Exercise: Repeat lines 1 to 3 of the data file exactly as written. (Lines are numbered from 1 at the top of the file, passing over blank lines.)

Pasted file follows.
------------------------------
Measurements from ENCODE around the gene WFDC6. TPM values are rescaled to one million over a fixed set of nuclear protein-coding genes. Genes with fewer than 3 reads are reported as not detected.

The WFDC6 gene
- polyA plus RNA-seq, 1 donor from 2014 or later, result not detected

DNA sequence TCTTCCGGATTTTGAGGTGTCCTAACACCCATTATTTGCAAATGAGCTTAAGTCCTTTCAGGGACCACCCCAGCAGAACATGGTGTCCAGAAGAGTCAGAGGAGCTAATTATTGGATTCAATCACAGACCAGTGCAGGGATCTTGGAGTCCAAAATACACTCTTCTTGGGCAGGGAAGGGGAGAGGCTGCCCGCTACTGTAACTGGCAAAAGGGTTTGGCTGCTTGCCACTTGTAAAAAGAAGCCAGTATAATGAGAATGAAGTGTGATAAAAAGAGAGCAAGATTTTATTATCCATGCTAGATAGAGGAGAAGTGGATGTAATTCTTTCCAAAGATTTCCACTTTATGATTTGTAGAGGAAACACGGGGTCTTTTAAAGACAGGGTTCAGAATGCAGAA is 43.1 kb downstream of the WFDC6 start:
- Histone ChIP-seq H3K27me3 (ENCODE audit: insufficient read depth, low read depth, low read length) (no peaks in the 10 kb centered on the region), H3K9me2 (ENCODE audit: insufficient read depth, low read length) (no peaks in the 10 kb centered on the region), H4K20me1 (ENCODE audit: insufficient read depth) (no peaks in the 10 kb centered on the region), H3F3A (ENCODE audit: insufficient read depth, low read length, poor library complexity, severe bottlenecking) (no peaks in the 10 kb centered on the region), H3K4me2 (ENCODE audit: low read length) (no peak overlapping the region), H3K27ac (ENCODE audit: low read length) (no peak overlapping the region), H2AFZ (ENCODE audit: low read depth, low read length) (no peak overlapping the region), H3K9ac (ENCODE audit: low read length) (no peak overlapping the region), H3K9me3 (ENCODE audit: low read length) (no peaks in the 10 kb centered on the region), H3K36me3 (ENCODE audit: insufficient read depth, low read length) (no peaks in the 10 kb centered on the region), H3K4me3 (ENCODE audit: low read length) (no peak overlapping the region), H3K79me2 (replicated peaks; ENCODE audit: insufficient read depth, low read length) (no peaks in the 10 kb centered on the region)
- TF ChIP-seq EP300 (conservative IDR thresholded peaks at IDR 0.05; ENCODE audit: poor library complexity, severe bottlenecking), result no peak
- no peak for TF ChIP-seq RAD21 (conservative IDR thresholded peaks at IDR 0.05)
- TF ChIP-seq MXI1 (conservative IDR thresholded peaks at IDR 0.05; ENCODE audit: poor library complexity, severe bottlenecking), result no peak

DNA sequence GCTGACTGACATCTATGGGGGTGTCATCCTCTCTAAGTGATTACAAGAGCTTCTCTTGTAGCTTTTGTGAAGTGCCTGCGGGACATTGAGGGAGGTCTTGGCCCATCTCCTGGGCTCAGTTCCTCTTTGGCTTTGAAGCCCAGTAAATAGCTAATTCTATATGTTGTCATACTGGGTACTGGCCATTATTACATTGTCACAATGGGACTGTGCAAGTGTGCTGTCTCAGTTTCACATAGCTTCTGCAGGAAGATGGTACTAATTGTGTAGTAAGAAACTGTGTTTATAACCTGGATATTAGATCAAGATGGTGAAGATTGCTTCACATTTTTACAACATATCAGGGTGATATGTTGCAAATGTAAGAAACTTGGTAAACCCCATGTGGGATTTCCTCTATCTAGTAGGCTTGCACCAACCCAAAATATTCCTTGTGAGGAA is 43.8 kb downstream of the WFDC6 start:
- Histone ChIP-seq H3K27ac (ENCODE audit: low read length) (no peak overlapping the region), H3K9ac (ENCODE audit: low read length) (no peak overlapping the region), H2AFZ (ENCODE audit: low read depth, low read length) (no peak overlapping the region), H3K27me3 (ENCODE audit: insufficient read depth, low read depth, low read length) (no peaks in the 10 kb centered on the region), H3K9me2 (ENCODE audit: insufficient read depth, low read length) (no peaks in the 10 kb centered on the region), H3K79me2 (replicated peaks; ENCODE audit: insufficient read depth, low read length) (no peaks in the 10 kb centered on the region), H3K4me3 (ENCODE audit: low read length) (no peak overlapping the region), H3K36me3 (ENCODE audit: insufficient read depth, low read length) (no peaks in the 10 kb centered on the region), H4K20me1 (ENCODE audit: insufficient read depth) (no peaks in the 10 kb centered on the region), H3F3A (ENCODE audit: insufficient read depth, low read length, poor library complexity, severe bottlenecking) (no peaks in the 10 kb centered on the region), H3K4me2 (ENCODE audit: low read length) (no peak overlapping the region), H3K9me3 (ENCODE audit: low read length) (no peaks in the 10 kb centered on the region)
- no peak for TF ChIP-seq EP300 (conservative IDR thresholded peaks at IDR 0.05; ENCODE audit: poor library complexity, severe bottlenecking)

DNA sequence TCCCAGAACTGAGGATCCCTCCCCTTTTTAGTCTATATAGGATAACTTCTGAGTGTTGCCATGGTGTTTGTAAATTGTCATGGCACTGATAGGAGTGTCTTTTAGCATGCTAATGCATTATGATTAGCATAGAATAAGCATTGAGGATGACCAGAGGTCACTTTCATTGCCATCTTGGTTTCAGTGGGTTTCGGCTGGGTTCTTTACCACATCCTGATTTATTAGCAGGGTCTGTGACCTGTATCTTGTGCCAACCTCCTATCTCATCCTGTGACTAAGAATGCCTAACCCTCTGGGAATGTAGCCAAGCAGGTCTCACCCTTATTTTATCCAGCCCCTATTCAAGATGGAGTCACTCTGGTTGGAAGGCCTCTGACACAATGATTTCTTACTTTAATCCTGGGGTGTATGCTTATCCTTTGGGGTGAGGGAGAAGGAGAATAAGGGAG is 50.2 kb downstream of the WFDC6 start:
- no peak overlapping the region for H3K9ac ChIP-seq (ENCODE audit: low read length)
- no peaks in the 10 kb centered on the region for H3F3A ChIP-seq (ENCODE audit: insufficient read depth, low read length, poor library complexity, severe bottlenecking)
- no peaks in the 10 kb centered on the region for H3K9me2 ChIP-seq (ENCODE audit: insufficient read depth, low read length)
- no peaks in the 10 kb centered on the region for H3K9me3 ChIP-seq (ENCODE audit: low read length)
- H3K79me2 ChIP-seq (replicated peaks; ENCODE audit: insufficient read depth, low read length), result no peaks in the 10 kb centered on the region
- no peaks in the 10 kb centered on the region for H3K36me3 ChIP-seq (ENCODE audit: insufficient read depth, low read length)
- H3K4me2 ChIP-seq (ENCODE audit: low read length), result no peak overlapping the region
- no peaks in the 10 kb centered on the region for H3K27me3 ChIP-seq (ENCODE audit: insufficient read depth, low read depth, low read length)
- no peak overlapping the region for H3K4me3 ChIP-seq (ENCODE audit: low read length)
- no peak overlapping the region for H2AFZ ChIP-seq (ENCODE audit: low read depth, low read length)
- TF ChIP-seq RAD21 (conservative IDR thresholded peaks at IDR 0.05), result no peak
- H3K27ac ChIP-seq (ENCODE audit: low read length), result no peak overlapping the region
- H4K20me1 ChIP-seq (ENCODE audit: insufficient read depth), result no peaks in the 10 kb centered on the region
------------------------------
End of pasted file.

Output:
Measurements from ENCODE around the gene WFDC6. TPM values are rescaled to one million over a fixed set of nuclear protein-coding genes. Genes with fewer than 3 reads are reported as not detected.

The WFDC6 gene
- polyA plus RNA-seq, 1 donor from 2014 or later, result not detected